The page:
“The challenging nine-hole executive course at Kulm Golf St. Moritz makes for an unforgettable experience as it is one of the highest courses in Europe, as does the 18-hole Samedan Golf Course with around 40 tees. The 18-hole golf course in Zuoz-Madulain features a distinctively hilly profile that demands both strength and endurance from experienced and occasional golfers alike.”
With courses that immerse you within stunning natural landscapes, it’s harder than ever to refuse just one more game. Here’s our round-up of the best courses to seek out.
The International Olympic Academy Golf Course, Greece
Located in Costa Navarino in the south-west of Greece, The International Olympic Academy Golf Course opened in 2022 and was created and designed by double Masters champion José María Olazábal.
It’s part of the Navarino Hills golf resort, which was named the World’s Best New Golf Development in 2020 – and it’s easy to see why. Set amid rolling green hills, overlooking historic Navarino Bay and the Ionian Sea, Navarino Hills offers two breathtaking courses to choose from, with the new Olympic Academy course the longer and tougher to tackle.
“We are spoiled as golfers because there are so many great places to go, but Costa Navarino is one of the most beautiful places I have ever been to,” Olazábal says. “It is more than just the golf offering here, it is the whole experience that is exceptional – from the nature, the culture and the people with their amazing hospitality, to the food, the beach and so many activities to choose from.”
When not teeing off on the greens (there are four 18-hole courses on offer across Costa Navarino, so plan and book ahead), golfers can enjoy the five-star amenities at either The Romanos, a Luxury Collection resort, or The Westin Resort Costa Navarino.
Thracian Cliffs Golf & Beach Resort, Bulgaria
Covering more than 85 hectares of land, this immaculately groomed cliff-side course was designed by golf legend Gary Player and is considered one of the best golfing experiences in the world, with stunning views of the Black Sea coast.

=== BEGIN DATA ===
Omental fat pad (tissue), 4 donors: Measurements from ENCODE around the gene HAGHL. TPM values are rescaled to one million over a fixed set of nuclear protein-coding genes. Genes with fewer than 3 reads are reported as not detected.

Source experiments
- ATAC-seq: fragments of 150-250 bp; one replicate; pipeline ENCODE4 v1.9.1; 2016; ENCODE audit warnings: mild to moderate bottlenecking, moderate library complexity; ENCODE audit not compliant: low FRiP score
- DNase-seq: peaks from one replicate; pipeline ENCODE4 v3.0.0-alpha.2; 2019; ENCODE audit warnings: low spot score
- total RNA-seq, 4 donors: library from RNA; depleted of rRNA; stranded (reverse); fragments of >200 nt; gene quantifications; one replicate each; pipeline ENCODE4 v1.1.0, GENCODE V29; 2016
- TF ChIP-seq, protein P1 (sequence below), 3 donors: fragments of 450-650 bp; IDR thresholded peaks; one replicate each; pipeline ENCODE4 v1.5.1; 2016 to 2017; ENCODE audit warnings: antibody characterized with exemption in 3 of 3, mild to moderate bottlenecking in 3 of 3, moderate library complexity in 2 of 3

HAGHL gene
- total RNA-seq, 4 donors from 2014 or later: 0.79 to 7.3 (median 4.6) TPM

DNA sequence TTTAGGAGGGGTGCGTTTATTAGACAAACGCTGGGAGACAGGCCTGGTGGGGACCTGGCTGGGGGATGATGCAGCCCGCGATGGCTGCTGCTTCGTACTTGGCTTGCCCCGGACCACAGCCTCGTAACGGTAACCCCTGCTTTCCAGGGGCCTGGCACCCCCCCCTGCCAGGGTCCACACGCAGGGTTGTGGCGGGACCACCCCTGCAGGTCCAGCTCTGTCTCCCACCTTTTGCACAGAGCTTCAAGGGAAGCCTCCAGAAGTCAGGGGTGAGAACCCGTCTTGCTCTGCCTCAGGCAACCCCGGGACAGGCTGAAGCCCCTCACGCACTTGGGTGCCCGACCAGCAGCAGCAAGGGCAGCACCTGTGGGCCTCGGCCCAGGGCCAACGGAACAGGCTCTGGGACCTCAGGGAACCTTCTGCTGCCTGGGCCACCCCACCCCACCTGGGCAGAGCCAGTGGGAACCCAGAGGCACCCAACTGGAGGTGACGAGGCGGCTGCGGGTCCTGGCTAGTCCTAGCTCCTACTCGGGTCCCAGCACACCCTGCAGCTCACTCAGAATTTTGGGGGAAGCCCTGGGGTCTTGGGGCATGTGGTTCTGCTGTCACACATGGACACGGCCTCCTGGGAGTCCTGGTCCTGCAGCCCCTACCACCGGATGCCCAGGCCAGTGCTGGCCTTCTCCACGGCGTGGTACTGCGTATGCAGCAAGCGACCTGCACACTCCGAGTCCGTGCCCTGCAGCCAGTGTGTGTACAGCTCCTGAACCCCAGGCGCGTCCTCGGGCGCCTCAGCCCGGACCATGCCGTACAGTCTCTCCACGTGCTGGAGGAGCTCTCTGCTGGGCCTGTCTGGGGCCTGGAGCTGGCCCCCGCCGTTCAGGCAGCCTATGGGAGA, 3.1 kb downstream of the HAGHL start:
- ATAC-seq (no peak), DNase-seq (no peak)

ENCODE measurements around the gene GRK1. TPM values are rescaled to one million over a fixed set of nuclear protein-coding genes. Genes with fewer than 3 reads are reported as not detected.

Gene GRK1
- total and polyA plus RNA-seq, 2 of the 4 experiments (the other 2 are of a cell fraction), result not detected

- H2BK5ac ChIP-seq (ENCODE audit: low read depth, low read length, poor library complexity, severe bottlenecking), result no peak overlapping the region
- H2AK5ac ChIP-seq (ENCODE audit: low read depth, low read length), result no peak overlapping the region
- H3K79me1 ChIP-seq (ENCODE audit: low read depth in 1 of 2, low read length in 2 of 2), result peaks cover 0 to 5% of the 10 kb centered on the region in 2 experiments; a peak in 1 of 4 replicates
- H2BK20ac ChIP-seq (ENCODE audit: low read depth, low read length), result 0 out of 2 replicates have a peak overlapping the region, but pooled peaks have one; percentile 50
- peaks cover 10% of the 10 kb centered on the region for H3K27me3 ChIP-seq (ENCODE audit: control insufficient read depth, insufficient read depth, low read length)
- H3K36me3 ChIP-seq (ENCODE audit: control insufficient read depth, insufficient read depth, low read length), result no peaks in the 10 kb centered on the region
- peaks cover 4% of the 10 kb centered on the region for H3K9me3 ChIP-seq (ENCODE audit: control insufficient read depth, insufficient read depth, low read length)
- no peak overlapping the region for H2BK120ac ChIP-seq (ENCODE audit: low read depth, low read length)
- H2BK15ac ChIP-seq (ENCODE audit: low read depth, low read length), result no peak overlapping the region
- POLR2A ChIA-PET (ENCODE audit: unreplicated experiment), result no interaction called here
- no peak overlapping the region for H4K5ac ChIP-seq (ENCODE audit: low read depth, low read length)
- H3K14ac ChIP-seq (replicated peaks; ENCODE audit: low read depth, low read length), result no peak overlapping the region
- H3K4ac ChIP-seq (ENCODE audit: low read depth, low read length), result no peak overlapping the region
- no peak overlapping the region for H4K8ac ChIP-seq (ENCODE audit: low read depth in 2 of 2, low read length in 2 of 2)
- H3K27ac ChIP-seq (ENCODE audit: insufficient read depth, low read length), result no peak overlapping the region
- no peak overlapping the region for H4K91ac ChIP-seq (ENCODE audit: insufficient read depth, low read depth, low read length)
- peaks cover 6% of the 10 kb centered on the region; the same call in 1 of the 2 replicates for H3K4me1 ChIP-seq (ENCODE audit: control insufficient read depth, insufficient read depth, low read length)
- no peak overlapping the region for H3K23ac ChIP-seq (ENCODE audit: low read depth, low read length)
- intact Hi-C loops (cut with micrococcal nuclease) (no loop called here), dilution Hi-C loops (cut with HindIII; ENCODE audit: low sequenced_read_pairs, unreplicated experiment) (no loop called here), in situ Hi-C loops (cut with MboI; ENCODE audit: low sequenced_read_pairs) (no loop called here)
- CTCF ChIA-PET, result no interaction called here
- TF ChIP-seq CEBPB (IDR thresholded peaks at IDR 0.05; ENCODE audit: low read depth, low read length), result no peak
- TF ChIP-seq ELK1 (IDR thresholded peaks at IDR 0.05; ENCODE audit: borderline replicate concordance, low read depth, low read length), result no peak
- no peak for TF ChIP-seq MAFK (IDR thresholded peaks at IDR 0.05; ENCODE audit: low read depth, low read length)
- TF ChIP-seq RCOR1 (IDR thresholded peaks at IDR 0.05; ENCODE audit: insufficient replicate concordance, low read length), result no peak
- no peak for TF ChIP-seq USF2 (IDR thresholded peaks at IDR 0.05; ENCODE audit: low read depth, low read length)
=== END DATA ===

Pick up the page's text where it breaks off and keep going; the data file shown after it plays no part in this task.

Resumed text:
Expect drama both on and off the green thanks to the spectacular scenery and the challenging course design. However, if you stay motivated and charge on through the course, you will find the sixth hole the most memorable.
The tee sits on top of the cliff with the green cut into the hillside 40 meters below. You’ll need to keep all your focus to hit straight and true as the turquoise waves of the Black Sea crash around the cliff’s base. But don’t worry, even the most discerning golfers take time to look up when teeing off to take in the impressive vistas.
Golfers can rest up at two charming villages within the resort. Stay at the buzzy Marina Village or the quieter Hillside Village.
Terras da Comporta, Portugal
Newly opened this year, Comporta Dunas is located in the tranquil village of Comporta, an hour south of Lisbon. Designed by renowned golf architect David McLay-Kidd, the course spreads out over 38.4 hectares of land and takes its cue from the beautiful natural landscape of the beaches and dense pine forests that surround it.
The lush links course has been created with sustainability in mind, with a low water consumption and a computerized irrigation system in place.
Golf Lech, Austria
The glitzy and luxurious ski resort of Lech is a golfers’ destination in the warmer months. Nestled in the Zug valley, the nine-hole course winds across the banks of the River Lech with views of the Austrian Alps in the distance.
The car-free zone of Oberlech makes this golfing paradise unpolluted and unadulterated, so golfers of all levels have no excuse not to hit that hole in one when playing on Austria’s highest alpine golf course.